I read somewhere that Hayao Miyazaki shook off Tezuka’s influence over his artwork through animation. Has animation done this for you? Or has it just taught you to make sure the pictures flow in your comics?
Wait, Miyazaki said that just doing animation helped free him from Tezuka’s influence? Is that what you read? Where did you read that? There’s a section in the “Starting Point” book where Miyazaki said he “finally said ‘goodbye’ to Tezuka” but it was over, if I remember correctly, a moral issue in his work. He thought Tezuka was feeding children easy, incorrect answers to complex questions. I think it was over an ending for a Tezuka story that I hadn’t read. I don’t remember the exact quote. Sorry. But that makes more sense to me. I mean, I can’t think of another storyteller as morally complicated as Miyazaki working in ostensibly “children’s” stories. I think working in color helped me more than anything else re: anxiety of influence. But I’ve been around some of the most original artists alive and if they’re depressed they’ll tell you they’re a hack, and when they’re high on themselves they’ll say everyone’s ripping them off. Ha ha ha. As a general rule, it’s probably never a good idea to trust what an artist says about influences.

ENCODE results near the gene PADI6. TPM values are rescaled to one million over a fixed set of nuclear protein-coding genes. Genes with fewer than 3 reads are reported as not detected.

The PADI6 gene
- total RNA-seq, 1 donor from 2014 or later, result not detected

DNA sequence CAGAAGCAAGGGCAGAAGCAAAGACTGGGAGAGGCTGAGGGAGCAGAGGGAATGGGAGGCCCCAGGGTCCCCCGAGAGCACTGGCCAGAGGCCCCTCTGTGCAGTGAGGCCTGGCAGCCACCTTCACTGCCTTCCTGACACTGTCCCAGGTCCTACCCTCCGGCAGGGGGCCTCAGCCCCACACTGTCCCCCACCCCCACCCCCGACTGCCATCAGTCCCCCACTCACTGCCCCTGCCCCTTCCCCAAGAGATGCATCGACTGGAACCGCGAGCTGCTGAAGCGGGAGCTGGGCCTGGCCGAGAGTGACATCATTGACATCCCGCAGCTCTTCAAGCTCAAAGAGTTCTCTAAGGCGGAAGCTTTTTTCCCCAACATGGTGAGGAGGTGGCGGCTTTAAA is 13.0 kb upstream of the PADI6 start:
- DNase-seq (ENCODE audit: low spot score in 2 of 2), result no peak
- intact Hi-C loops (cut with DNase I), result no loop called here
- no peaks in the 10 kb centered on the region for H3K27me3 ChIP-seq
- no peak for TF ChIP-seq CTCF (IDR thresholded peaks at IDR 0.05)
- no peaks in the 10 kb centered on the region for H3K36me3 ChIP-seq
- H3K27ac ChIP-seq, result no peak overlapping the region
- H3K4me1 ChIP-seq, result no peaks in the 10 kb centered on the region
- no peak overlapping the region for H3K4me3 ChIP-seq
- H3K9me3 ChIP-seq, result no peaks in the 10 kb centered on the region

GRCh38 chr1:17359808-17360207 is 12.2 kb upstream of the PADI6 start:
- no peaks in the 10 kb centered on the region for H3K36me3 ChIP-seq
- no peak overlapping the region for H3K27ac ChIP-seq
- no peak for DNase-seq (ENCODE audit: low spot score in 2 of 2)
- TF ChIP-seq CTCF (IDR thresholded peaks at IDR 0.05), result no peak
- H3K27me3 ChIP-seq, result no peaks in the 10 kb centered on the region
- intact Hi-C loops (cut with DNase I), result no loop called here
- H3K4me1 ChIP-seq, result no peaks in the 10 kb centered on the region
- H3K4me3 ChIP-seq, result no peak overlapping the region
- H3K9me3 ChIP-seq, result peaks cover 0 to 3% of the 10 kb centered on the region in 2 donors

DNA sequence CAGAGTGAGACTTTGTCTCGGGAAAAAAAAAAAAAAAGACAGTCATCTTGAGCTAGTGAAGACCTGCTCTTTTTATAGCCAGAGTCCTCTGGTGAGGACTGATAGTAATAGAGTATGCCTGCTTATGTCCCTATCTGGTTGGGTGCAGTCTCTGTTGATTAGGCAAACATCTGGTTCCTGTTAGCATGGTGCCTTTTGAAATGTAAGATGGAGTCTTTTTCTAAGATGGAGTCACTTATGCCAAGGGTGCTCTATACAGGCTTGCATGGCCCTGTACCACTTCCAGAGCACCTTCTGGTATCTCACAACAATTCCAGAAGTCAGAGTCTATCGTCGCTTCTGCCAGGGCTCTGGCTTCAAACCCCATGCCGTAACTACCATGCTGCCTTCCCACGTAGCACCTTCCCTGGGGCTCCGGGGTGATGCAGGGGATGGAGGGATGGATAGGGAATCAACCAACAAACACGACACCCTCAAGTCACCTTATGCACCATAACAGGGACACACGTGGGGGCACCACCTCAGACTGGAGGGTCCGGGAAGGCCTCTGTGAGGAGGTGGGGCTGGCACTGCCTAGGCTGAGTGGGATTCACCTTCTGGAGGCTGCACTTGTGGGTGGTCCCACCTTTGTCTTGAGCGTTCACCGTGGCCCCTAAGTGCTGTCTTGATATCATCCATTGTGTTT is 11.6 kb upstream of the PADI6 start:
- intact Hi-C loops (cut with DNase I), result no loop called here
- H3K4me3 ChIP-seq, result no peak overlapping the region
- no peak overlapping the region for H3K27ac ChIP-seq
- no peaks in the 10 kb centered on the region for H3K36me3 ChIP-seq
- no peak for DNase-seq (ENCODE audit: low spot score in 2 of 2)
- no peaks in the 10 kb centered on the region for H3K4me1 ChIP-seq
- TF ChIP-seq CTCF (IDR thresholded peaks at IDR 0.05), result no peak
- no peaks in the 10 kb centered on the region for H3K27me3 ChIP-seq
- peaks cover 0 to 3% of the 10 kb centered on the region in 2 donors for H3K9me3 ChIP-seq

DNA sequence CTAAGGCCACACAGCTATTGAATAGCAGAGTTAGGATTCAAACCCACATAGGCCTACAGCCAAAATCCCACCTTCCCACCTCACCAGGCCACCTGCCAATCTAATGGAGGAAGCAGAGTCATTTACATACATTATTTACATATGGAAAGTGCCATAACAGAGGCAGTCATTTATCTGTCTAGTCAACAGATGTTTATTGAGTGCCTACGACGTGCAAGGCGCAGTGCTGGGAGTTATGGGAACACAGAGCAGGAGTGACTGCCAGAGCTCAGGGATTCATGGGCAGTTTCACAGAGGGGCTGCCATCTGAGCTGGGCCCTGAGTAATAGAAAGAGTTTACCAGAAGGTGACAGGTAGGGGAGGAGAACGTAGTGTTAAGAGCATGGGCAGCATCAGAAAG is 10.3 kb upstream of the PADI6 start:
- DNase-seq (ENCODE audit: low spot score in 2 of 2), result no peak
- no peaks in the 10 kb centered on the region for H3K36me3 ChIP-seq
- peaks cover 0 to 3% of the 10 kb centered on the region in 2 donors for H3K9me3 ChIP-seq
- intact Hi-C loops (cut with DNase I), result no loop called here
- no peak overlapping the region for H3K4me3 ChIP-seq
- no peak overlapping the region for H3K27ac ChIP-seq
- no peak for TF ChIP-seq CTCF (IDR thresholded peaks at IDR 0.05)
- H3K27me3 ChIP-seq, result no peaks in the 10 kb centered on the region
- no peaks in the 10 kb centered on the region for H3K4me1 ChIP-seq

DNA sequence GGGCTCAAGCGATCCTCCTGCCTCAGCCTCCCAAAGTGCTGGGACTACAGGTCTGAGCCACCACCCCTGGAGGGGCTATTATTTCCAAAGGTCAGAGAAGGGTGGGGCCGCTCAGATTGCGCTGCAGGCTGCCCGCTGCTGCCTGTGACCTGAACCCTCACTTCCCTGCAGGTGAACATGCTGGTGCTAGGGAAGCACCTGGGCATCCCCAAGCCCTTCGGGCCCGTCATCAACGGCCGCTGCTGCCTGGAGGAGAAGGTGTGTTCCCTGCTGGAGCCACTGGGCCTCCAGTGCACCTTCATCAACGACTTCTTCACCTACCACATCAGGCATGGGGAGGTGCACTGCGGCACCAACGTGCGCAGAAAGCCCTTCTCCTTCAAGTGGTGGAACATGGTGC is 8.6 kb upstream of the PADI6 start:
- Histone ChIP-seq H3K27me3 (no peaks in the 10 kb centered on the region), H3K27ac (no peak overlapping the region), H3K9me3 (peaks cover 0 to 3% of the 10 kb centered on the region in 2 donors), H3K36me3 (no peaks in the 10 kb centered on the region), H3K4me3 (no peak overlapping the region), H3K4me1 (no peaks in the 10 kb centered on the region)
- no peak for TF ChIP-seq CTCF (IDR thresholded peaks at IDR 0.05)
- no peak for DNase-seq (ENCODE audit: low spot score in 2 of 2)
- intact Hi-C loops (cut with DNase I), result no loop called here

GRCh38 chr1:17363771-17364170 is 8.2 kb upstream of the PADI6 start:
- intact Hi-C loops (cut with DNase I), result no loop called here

A funny related story: I was in Antwerp for a literary festival and Denis Johnson had just finished a talk and he said to me “I thought someone was going to ask me my influences, so I’d memorized all of them.”
I don’t really remember where I remember Miyazaki saying that. I think he said something along the lines of he was purposely trying to get away from Tezuka’s style and he didn’t until he did animation.
I’ll have to search for it somewhere. The ‘Starting Point’ book seems pretty interesting and I have been meaning to read it for a while, but haven’t had the time.
Thanks for the response.
I don’t think he said it. I think it was said about him.
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